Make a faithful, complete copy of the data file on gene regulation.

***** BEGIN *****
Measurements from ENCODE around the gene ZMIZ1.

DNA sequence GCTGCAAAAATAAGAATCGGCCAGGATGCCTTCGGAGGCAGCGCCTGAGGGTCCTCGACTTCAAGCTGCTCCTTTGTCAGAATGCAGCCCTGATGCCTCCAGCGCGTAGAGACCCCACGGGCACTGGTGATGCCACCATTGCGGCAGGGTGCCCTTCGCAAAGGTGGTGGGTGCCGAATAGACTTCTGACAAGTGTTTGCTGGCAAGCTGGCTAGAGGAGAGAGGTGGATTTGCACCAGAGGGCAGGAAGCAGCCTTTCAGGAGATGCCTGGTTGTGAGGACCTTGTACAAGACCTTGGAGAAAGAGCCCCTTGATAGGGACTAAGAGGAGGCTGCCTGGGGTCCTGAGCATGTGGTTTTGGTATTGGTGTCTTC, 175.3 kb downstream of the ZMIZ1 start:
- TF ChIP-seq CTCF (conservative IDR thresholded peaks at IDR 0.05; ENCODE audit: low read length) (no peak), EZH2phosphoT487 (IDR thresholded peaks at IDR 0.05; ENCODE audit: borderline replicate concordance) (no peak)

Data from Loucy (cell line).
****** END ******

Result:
Measurements from ENCODE around the gene ZMIZ1.

DNA sequence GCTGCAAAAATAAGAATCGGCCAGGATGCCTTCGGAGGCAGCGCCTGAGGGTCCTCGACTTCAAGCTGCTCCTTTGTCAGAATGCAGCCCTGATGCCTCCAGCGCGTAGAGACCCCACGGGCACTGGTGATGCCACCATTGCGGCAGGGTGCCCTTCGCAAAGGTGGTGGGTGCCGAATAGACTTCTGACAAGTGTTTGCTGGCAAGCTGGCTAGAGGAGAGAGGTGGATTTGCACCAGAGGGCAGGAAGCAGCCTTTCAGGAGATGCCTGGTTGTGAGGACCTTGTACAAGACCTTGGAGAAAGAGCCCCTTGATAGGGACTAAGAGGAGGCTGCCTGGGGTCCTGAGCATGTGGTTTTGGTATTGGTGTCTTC, 175.3 kb downstream of the ZMIZ1 start:
- TF ChIP-seq CTCF (conservative IDR thresholded peaks at IDR 0.05; ENCODE audit: low read length) (no peak), EZH2phosphoT487 (IDR thresholded peaks at IDR 0.05; ENCODE audit: borderline replicate concordance) (no peak)

Data from Loucy (cell line).